Featured image: Katniss, of the best-selling book/movie series The Hunger Games. (courtesy Wall Street Journal).
Our show this week welcomed Alfred Bendixen, Professor of English at Princeton University, who spoke with us about science fiction and the philosophy behind it. The discussion hit on many of our past shows, and gets into questions on cultural evolution and epistemology. Then, we close with Ingrid Ockert, returning to the show with another book review. She covers Groovy Science, a series of essays about the connections between 1960s scientists and hippies.
Alfred focuses his literary studies on genres that sit on the border between scholarly and popular. Detective novels, horror stories, science fiction–academia usually ignores these categories, even though they reflect aspects of society worth studying. Science fiction,
Alfred says, is written at the intersection of three ways we seek knowledge about the world: science, religion, and storytelling. Since the genre can dive into all three methods, it gives a unique perspective on our aspirations and fears about the future.
As an example of how sci-fi can inform us about our culture, Alfred brings up The Hunger Games. This enormously-popular series describes a dystopian world with a sadistic government of unaware aristocrats. Its heroine, Katniss, is named after a plant–in contrast to the broken bureaucracy that governs humans in the books, she turns to nature for stability and comfort. The story leaves plenty of room for interpretation, and can be championed by right- and left-wingers alike. The Hunger Games complex and unsettling speculation about our civilization’s future is what makes it successful, both on bestseller lists and for Alfred’s examination. As he says: “the greatest works of literature provide multiple lenses.”
As a genre, though, Alfred prefers the term “speculative fiction” to sci-fi. The writing is interesting because it wonders about our future, mixing probable developments in technology with fantasy. “Think of every science fiction story as a thought experiment,” puts Alfred, as if authors are considering the consequences of particular decisions our society makes now. The best of these stories are introspective, giving plenty of room to ponder. Alfred wonders about the hero of The Martian, sitting alone on Mars, who spends hours and hours growing potatoes but not much time contemplating his lonely existence. It’s “hard” science fiction, firmly seated in facts and real science, but it fails at examining our place in the universe and the consequences of sending humans to other worlds.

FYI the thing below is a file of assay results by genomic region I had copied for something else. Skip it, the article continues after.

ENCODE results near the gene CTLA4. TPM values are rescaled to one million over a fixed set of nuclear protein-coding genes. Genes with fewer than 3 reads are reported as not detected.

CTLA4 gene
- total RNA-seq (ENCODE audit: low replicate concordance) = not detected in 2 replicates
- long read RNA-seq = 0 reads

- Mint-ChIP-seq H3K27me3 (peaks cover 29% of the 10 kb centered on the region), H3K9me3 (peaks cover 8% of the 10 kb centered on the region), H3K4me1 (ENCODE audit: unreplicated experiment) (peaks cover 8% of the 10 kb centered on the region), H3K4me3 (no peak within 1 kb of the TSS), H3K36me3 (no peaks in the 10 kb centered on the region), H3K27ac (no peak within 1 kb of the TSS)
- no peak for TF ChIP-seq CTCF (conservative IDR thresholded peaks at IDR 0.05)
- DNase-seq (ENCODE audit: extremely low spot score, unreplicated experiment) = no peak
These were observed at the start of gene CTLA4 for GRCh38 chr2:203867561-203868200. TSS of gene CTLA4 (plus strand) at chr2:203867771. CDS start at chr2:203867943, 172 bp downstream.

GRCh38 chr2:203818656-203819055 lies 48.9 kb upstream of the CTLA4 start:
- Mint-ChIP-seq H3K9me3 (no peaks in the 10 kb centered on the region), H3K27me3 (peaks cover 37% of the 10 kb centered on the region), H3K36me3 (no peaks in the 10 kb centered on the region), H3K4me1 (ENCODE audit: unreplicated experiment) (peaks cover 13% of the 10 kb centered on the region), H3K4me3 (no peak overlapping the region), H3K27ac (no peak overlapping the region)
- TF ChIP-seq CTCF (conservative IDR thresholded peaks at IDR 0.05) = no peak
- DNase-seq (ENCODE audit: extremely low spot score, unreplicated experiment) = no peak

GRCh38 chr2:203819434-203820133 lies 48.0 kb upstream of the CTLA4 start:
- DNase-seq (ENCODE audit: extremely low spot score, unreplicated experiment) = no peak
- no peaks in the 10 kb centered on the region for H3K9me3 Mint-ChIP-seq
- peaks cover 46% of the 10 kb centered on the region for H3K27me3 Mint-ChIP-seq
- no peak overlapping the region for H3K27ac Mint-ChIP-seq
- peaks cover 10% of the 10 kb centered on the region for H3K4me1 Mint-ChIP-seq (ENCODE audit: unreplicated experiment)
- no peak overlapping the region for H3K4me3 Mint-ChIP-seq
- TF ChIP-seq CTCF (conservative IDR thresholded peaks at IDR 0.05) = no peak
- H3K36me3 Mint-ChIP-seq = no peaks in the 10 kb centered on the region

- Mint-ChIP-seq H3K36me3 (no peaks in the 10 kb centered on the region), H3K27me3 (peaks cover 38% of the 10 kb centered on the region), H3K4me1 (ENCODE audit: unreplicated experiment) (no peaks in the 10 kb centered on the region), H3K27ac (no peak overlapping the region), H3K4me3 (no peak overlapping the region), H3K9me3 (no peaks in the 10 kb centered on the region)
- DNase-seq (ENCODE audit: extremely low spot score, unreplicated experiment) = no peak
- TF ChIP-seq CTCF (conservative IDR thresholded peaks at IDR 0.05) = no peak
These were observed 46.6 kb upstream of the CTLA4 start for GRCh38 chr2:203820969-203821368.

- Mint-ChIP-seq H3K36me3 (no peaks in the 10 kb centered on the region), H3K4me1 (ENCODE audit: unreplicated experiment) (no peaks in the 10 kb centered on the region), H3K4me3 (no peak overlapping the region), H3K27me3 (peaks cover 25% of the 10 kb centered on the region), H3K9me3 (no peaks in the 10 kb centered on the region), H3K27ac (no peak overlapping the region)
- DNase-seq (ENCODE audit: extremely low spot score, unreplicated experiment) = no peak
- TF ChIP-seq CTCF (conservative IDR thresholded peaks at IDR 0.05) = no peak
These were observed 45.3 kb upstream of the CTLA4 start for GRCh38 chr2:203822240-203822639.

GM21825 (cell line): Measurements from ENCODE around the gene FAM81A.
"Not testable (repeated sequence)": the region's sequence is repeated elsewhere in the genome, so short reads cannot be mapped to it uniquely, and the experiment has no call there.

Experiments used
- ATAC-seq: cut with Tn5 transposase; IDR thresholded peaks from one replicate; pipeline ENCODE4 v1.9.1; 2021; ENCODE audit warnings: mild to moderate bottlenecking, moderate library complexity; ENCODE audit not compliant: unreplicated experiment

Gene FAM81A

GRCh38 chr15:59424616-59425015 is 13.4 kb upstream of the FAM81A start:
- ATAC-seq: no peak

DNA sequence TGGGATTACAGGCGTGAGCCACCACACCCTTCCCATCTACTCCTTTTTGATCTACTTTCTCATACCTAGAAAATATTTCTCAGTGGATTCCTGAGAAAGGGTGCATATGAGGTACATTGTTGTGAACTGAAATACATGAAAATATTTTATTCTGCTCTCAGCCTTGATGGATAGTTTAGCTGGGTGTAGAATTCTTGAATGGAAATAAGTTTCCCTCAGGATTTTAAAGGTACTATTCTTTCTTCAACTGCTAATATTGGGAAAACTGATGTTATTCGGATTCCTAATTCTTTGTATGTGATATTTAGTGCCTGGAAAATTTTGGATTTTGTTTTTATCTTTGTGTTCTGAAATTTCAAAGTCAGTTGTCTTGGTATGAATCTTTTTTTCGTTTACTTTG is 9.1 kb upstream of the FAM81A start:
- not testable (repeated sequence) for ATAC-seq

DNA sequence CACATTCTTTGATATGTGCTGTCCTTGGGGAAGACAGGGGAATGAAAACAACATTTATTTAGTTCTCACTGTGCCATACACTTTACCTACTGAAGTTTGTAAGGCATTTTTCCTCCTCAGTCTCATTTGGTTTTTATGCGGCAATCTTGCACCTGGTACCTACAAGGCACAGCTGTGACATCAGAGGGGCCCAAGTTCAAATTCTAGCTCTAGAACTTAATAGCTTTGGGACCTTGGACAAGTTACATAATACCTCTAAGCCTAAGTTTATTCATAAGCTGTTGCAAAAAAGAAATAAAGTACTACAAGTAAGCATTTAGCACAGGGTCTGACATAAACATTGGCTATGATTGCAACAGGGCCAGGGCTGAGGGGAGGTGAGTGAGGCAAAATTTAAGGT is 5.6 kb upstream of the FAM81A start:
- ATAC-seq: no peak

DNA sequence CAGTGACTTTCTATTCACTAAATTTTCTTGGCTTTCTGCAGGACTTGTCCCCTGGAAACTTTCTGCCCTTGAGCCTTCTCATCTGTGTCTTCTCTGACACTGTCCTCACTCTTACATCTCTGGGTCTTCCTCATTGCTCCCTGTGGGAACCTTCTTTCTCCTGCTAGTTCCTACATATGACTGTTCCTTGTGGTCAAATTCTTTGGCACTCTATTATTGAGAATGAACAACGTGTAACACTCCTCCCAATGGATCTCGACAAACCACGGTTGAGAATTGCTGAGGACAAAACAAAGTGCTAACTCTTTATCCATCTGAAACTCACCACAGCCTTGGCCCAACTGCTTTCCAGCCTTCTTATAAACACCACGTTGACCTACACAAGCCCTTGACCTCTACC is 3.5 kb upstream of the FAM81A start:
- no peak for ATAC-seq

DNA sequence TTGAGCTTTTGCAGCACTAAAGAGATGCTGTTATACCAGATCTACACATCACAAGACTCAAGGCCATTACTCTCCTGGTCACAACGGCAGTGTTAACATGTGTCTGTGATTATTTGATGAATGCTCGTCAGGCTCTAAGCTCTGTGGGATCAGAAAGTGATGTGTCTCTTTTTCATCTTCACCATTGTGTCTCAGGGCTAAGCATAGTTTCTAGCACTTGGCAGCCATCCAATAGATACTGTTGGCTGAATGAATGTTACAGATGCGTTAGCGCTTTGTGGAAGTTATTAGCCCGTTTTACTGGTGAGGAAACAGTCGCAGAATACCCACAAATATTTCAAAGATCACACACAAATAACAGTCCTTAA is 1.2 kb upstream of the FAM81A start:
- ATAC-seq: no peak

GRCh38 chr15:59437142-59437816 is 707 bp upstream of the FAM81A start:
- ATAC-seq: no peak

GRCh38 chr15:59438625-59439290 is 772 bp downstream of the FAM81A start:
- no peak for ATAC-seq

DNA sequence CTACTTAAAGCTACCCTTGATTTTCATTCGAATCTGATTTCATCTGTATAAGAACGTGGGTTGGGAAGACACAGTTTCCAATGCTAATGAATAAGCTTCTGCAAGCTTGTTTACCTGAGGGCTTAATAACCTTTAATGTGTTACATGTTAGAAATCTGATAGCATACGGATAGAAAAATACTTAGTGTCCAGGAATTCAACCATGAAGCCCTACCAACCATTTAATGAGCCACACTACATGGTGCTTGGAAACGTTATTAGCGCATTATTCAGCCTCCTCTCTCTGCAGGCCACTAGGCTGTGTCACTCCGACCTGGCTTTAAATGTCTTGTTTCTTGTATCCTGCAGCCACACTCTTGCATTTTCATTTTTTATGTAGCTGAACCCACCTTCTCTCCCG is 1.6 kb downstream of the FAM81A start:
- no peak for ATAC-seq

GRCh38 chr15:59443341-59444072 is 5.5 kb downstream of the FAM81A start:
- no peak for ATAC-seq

I asked Alfred about the Juno orbiter, mentioned in our last show, which is slated to commit suicide into Jupiter to avoid spreading life to Europa and other moons. These questions about space travel are hugely prevalent in science fiction, of course, but the way they’ve been approached has changed over time. Many books assume that exploring the universe is a triumph of mankind over nature. We explore other planets, learn about the vastness of space, and experience the fragility of life in alien environments–but we never worry about polluting the Solar System or contaminating other worlds with unwanted life. As science fiction has developed, it has begun to take on more complicated pictures of morality in science. Modern works might ask: what do we stand to gain by going to space, and what do we stand to lose?
Finally, we ended the interview with an ongoing project of Alfred’s: studying “sources of terror” in American literature. There might be universal human responses to fear, but what if we examine cultural differences in our responses instead? For example, British stories feature castles owned by aristocrats, and the protagonist’s goal is to find her proper place in the world. In American stories, though, we don’t have castles: the thing to fear (and to conquer) is the expanse of nature itself, the Wild West of the American continent. And when our stories conclude, we don’t find a place for ourselves, we create one.
The way we process fear in stories changes over time, too: look at robots as an example. Early literature was terrified by androids and mechanization, represented as inhuman villains in Terminator or I, Robot. But as technology has become central to our everyday lives, we have a more ambiguous relationship with robots in literature, with some benevolent and some evil. As our culture’s opinions develop gray areas and nuance, so do our stories.
After the interview, Ingrid Ockert came on air to give a summary on a book about the history of science. This week, it was Groovy Science, a collection that examines the relationship between science and counter culture during the 60s-70s. Our stereotype of scientists after WWII was one of a bored academic in a lab, writing notes in a white labcoat. But this stodgy picture fails to incorporate the real social role of scientists in the following decades. As hippies and scientists interacted, new research became prevalent: finding better materials for surfboards, brewing better craft beer, investigating the effects of psychedelics in a lab… Groovy scientists left the shelter of academia to work on such projects, and the role that science plays in our lives has changed as a result.
Thanks to both of our wonderful guests this week!
As always, the playlist is below or on WPRB.com.